The main objective of this thesis was to determine the potential impact of heat stress (HS) on physiological traits of lactating cows and semen quality of bulls kept in a temperate climate. The thesis is comprised of three studies. An innovative statistical modeling aspect common to all three studies was the application of random regression methodology (RRM) to study the phenotypic and genetic trajectory of traits in dependency of a continuous temperature humidity index (THI).
In the first study, semen quality and quantity traits of 562 Holstein sires kept on an AI station in northwestern Germany were analyzed in the course of THI calculated from data obtained from the nearest weather station. Heat stress was identified based on a decline in semen quality and quantity parameters. The identified general HS threshold (THI = 60) and the thermoneutal zone (THI in the range from 50 to 60) for semen production were lower than detected in studies conducted in tropical and subtropical climates. Even though adult bulls were characterized by higher semen productivity compared to younger bulls, they responded with a stronger semen production loss during harsh environments. Heritabilities (low to moderate range) and additive genetic variances of semen characteristics varied with different levels of THI. Also, based on genetic correlations genotype, by environment interactions were detected. Taken together, these findings suggest the application of specific selection strategies for specific climate conditions.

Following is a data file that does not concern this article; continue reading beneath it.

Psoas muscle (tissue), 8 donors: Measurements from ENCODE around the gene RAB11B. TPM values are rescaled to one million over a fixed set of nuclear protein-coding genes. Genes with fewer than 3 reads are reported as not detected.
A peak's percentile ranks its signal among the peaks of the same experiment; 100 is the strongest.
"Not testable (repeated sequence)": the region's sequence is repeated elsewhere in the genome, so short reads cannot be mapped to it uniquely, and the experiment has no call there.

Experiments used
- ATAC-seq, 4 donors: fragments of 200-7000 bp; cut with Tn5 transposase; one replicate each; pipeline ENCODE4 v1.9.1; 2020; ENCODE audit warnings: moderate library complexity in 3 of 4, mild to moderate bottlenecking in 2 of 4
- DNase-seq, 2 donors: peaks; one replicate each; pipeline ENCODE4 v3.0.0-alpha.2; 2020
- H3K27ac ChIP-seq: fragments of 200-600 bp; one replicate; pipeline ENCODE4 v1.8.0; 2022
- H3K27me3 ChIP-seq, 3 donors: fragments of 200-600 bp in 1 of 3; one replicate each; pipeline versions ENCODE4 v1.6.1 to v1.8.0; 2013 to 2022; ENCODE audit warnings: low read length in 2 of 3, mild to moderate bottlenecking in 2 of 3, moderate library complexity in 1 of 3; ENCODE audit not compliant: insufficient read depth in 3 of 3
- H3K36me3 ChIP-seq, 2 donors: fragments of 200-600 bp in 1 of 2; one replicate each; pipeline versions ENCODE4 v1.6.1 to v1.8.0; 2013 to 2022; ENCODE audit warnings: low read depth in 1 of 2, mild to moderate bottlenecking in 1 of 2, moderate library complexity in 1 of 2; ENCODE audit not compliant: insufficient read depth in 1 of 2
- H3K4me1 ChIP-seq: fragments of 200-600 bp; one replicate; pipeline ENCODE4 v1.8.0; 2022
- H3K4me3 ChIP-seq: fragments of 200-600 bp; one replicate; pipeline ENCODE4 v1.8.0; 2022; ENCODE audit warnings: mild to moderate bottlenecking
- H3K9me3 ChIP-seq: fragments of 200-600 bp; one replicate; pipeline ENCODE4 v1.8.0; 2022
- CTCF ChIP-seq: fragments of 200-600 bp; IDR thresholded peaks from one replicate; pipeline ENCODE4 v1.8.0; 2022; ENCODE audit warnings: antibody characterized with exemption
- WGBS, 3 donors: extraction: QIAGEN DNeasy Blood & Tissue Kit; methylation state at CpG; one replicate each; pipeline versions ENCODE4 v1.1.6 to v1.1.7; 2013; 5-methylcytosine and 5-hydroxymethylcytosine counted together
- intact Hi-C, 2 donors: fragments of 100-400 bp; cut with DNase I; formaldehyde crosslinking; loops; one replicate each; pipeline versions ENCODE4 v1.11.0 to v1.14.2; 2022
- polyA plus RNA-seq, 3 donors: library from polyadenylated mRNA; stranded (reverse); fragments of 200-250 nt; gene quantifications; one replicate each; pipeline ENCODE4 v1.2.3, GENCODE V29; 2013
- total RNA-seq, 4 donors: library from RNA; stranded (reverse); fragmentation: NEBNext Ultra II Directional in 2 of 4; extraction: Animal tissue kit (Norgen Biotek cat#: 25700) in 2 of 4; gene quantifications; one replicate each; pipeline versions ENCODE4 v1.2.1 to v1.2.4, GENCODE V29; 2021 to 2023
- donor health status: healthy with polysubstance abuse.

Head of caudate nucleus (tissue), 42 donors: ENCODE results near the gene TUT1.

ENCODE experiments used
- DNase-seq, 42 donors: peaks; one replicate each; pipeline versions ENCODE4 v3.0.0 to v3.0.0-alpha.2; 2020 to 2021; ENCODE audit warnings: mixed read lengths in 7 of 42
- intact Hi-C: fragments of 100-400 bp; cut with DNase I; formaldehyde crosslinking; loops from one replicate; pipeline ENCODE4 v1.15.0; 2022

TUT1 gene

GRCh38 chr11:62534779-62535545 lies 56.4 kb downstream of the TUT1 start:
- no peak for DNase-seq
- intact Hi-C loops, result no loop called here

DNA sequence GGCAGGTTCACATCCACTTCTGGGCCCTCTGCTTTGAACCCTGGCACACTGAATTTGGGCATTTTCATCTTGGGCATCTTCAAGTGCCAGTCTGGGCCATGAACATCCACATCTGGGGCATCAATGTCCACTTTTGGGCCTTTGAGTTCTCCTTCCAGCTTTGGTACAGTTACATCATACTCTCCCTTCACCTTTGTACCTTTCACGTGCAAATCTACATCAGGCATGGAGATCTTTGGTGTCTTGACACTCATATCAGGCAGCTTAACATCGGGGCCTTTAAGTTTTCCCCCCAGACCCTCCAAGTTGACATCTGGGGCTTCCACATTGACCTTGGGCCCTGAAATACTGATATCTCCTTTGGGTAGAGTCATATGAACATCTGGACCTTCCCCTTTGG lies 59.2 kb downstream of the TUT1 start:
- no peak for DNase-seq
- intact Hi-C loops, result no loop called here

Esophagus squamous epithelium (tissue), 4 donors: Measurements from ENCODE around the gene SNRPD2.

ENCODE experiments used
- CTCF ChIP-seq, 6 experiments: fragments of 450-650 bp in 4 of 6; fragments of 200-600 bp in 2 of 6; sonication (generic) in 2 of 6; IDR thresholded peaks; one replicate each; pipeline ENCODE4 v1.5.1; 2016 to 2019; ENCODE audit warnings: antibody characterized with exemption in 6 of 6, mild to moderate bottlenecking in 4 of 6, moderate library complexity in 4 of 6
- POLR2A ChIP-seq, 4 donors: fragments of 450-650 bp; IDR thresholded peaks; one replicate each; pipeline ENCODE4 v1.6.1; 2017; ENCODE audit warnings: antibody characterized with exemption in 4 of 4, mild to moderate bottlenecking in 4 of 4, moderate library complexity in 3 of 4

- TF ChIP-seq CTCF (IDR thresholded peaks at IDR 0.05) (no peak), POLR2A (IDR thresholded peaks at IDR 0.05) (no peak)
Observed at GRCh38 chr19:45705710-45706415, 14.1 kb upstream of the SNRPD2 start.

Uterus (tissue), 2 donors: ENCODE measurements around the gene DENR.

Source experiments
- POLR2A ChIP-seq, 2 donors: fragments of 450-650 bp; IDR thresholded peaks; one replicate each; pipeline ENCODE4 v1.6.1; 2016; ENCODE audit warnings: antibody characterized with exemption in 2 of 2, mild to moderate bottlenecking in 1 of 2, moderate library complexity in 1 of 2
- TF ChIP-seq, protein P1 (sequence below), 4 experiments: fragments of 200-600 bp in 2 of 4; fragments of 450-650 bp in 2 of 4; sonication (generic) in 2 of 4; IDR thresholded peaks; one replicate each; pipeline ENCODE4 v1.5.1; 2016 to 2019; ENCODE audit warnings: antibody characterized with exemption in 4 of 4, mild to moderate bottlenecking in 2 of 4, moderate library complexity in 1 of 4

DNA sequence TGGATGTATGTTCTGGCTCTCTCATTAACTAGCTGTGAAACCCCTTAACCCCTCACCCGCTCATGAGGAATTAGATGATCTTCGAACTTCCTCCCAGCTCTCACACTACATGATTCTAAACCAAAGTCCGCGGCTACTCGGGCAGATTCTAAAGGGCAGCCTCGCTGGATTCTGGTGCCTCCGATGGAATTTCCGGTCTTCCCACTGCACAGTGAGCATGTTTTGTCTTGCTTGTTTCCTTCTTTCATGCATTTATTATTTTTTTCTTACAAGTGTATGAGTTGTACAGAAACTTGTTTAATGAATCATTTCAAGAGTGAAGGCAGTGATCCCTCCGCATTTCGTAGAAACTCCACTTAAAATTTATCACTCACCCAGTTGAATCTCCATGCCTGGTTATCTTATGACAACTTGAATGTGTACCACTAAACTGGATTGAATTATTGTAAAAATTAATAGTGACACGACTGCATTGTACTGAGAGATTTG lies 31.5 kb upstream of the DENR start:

In the second study, the effect of the continuous environmental descriptor THI as measured inside the barns on rectal temperatures (RT), skin temperatures (ST), vaginal temperatures (VT), respiration rates (RR), and pulse rate (PR) of lactating Holstein Friesian (HF) and dual-purpose German black pied cattle (DSN) was analyzed. Increasing HS from THI 65 (threshold) to THI 86 (maximal THI) resulted in an increase of RT by 0.6 °C (DSN) and 1 °C (HF), ST by 3.5 °C (HF) and 8 °C (DSN), VT by 0.3 °C (DSN), and RR by 47 breaths / minute (DSN), and decreased PR by 7 beats / minute (DSN). The undesired effects of rising THI on physiological traits were most pronounced for cows with high levels of milk yield and milk constituents, cows in early days in milk and later parities, and during summer seasons in the year 2014.
In the third study of this dissertation, the genetic components of the cow’s physiological responses to HS were investigated. Heat stress was deduced from indoor THI measurements, and physiological traits were recorded on native DSN cows and their genetically upgraded crosses with Holstein Friesian sires in two experimental herds from pasture-based production systems reflecting a harsh environment of the northern part of Germany. Although heritabilities were in a low range (from 0.018 to 0.072), alterations of heritabilities, repeatabilities, and genetic components in the course of THI justify the implementation of genetic evaluations including heat stress components. However, low repeatabilities indicate the necessity of using repeated records for measuring physiological traits in German cattle. Moderate EBV correlations between different trait combinations indicate the potential of selection for one trait to simultaneously improve the other physiological attributes.
In conclusion, bulls of AI centers and lactating cows suffer from HS during more extreme weather conditions also in the temperate climate of Northern Germany. Monitoring physiological traits during warm and humid conditions could provide precious information for detection of appropriate times for implementation of cooling systems and changes in feeding and management strategies. Subsequently, the inclusion of these physiological traits with THI specific breeding values into overall breeding goals could contribute to improving cattle adaptability by selecting the optimal animal for extreme hot and humid conditions. Furthermore, the recording of meteorological data in close distance to the cow and visualizing the surface body temperature by infrared thermography techniques might be helpful for recognizing heat tolerance and adaptability in cattle.